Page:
Take one scientist/author with degrees in astronomy, physics, chemistry and mathematics and cross her path with one of the greatest fictional characters of all time: the brilliant and enigmatic Mr. Sherlock Holmes.
The result: Stephanie Osborn’s “The Displaced Detective” series, which now includes The Case of the Displaced Detective: The Arrival and The Case of the Displaced Detective: At Speed. In these novels, Osborn uses her more than 20 years of working in the civilian space program to craft a storyline in which physicist Dr. Skye Chadwick accidentally brings the famous detective through a wormhole into the 21st century.
Over the years, an adoring public has been unable to let Holmes go. Sir Arthur Conan Doyle himself was forced to “resurrect” Holmes from certain death at the Reichenbach Falls—and authors worldwide since have continued to create stories based on his immortal character.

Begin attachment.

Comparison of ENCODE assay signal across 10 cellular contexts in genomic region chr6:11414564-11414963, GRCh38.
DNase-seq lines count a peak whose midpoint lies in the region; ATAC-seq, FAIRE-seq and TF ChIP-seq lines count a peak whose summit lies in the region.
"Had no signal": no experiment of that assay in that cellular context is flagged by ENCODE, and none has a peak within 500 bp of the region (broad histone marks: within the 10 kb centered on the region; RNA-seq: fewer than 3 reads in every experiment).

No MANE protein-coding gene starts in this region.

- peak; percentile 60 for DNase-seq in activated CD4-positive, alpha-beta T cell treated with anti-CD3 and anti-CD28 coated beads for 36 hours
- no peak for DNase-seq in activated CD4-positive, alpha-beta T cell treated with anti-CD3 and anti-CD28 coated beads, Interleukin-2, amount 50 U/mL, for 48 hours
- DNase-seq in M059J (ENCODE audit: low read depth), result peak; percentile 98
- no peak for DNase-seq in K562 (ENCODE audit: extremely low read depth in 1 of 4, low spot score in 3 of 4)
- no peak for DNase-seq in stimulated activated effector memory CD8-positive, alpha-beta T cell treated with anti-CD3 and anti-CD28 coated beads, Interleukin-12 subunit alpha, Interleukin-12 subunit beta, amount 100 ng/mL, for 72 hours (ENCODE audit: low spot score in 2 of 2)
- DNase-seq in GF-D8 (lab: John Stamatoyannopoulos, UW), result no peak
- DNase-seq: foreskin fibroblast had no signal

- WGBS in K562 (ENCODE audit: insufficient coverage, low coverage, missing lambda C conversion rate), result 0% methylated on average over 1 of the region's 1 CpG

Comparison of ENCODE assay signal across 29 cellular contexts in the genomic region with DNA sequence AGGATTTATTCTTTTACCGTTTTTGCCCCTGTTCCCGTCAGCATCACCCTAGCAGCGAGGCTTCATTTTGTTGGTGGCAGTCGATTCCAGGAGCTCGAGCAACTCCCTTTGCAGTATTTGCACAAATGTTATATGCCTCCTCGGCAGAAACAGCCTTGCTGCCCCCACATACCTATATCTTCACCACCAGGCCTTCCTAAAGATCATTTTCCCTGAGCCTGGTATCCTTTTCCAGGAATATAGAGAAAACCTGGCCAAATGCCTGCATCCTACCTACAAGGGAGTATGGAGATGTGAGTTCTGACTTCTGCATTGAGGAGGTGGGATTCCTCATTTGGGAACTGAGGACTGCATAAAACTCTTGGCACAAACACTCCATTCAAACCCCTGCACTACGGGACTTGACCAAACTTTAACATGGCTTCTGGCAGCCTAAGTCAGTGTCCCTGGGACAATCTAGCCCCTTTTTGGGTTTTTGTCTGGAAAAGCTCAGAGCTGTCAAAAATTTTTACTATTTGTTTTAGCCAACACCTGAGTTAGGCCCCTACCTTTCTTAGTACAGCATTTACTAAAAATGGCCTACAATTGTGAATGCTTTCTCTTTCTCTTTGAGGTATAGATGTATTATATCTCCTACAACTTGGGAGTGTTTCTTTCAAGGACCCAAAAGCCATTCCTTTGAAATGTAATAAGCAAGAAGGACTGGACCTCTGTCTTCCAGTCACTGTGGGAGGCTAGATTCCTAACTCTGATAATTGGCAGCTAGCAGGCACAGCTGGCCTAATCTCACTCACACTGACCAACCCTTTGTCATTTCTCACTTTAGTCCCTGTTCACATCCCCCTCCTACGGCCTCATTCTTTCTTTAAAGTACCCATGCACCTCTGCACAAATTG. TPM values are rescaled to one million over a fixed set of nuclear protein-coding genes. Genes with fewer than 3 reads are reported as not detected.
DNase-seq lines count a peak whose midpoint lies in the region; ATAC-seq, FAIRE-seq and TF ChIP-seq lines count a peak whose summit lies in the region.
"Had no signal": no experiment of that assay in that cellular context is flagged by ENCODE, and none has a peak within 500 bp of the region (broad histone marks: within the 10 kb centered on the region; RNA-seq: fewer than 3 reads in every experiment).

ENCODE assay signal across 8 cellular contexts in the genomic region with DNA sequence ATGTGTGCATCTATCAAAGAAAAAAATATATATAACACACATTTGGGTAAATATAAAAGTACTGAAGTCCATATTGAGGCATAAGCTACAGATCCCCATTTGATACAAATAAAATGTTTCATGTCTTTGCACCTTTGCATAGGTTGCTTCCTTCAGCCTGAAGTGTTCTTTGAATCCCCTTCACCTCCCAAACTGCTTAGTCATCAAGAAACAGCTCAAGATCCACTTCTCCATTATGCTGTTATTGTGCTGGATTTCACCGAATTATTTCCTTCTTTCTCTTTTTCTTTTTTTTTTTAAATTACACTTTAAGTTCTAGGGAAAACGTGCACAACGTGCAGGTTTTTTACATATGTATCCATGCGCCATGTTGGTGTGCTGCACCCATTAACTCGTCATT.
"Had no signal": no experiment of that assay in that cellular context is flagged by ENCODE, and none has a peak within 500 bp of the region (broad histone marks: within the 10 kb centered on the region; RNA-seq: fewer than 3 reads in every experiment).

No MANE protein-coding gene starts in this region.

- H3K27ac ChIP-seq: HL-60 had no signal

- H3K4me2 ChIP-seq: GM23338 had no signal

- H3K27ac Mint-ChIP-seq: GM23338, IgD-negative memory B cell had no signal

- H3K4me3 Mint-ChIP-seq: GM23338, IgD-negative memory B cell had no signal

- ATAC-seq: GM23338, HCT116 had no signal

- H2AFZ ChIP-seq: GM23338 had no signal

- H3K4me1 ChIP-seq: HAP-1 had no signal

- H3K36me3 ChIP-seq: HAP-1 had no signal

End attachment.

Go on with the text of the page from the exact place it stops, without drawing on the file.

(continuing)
Yet Osborn’s take on Holmes is both faithful and unique. “I have created what I believe is a compelling Sherlock Holmes story unlike any other, dropping him unprepared into a completely different spacetime, challenging even his steel grip on logic and reality,” she says.
The series has already developed a fan following, eliciting comments such as the one below, originally posted on the “Ideas Like Bullets” reviewer’s blog:
“THE CASE OF THE DISPLACED DETECTIVE: THE ARRIVAL is a fantastic spin on the Holmes mythos and does the character and his creator great honor. This is definitely Doyle’s Holmes, a man who, although he assimilates to blue jeans and computers quite well, is clearly still of the sensibilities, skills, and quirks he has always been.”